“Men in Black International” Reboots the Franchise with Familiar Fun
After three movies, a TV series, and oodles of other entertainments based on the Men in Black comic books, it was inevitable that the franchise was due for a big screen reboot. Will Smith and Tommy Lee Jones took their final bows in MIB3 back in 2012, and now some new blood has been infused into the series via the comedy forms of Chris Hemsworth and Tessa Thompson.
Men in Black: International makes for pleasant enough entertainment, repeating a lot of the tropes that played well in the previous films, not to mention it borrows liberally from the stars’ chemistry established in Thor: Ragnarök. MIB: International will undoubtedly appeal to family audiences looking for an easy, breezy outing at the summer cineplex, yet this new adventure misses the chance to be edgier and stand out from the pack.
The MIB franchise has always had a user-friendly appeal to it, but this one could have made a lot more hay about its ‘hunting down aliens” storyline in today’s climate. If only it had chosen to savage the immigration paranoia and chaos running rampant in world governments today.
The perfect example that Men in Black: International could have followed was what playwright Paul Rudnick did when was tasked with writing a sequel to The Addams Family adaptation back in the early 90s. The first big screen version of that property was too cute and cuddly, miles away from the edgy sarcasm Charles Addams in his original panel cartoons for the New Yorker. That’s Rudnick plied his pithy and politically-minded leanings to Addams Family Values, the sequel stabbing Reagan/Bush era hypocrisy right in the heart. Men in Black: International could have and should have, pushed the envelope in a similar vein.
Instead of satirizing a world trembling at misbegotten fears of “the other,” the film opts for one, big world-traveling chase caper. Similar to previous outings, the plot here focuses on hunting down a ginormous alien enemy while eradicating a lot of smaller ones along the way. Here, the big bad is the Hive, a race out to take over the earth. The film starts with them seemingly vanquished by macho MIB members Hemsworth as Agent H and Liam Neeson as Agent T.
After besting them at the Eiffel Tower, the two get promoted, and one of the film’s better jokes is that Neeson’s character is charged with heading the London office where he’s now known as “High T.”
Meanwhile, back in America, a bored telemarketer (Tessa Thompson) who’s been obsessed with aliens since encountering one as a child in Brooklyn, tracks one down vis à vis her employer’s state-of-the-art computers. She’s got a knack for interpreting shifts in weather data and electric activity in the earth’s atmosphere, and soon enough the sleuth is following two MIB agents to their underground lair to process a Martian. Once there, she talks her way into the program and quickly graduates at the top of her class.
The coolly cynical Agent O (an adroitly droll Emma Thompson) admires her gumption and assigns her to London to help Agent H who is just starting to investigate re-emerging Hive activity. She meets H, and they bicker and banter as they go about their duties, arguing about who gets to drive and who to shake down.
When Smith and Jones did it in the three previous films, they were like oil and water. Smith’s character played loose, hip, and earnest, while Jones’ vet was tightly-wound and cynical. They made for one prickly pair; almost as much a threat to each other as they were to the aliens. Thompson and Hemsworth seem only mildly irritated by each other. He’s lazy, and she’s determined, but their differences don’t seem as many and thus, their interactions lack spark.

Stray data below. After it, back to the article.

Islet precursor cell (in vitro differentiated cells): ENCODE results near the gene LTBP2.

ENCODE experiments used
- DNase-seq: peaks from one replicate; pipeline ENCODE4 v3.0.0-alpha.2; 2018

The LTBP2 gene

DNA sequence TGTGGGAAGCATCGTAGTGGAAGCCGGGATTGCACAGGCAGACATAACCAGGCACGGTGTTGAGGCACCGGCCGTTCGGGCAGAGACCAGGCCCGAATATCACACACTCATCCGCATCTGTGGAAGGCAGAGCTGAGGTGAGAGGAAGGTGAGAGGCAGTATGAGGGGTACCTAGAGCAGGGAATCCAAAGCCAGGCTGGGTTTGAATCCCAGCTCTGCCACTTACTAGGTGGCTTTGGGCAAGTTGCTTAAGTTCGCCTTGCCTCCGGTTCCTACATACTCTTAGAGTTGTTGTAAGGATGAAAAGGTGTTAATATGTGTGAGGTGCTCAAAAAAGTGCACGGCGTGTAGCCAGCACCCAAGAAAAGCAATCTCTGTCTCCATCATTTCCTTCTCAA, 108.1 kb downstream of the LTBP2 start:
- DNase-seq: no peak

Perhaps the filmmakers wanted to keep a certain sexual chemistry between them, but it’s so mild as to be nonexistent. The banter they do have plays similarly to the bitchy brother and sister vibe from their Thor movie together. You want their words to sear, but they never quite achieve an acidic zing.
Hemsworth is a hoot, but his character is written very close to Thor’s egotism. As for Thompson, she doesn’t play her type-A agent funny enough. Imagine what a nervous, coiled Tracee Ellis Ross could have done with the part, or an intensely quirky Ellie Kemper, for that matter. The film needs more oomph like that.
H and M’s case takes them from the UK club scene to the deserts of Morocco. They gently troll each other, but most of the best lines fall to Kumail Nanjiani voicing an acerbic CGI alien named Pawny. He’s eight inches tall and rides in H and M’s pockets a lot as he throws away his delivery, turning good lines into great ones. The three heroes encounter numerous aliens in disguise – one is a street vendor’s beard! – and there’s a lot of fighting and special effects that make for amusing set-pieces. Still, some of the shenanigans feel very “been there/done that,” especially when Rebecca Ferguson shows up as an ass-kicking arms dealer with three arms. It’s so similar to her Mission: Impossible character that it strikes as too on-the-nose.
This venture will likely warrant another, and the filmmakers would be wise to sharpen their knives. Matt Holloway and Art Marcum’s script is jocular without ever being knee-slapping, and F. Gary Gray’s direction is deft and action-packed without ever riffing on all the actioners he’s helmed before. The two Thompsons should work as an onscreen team too as their chemistry is more palpable. Finally, much more hay needs to be made out of our current global fears, something far from alien to the MIB brand. This outing is amusing stuff, but it needs to sear to soar.
Check out the trailer for Men In Black: International below:
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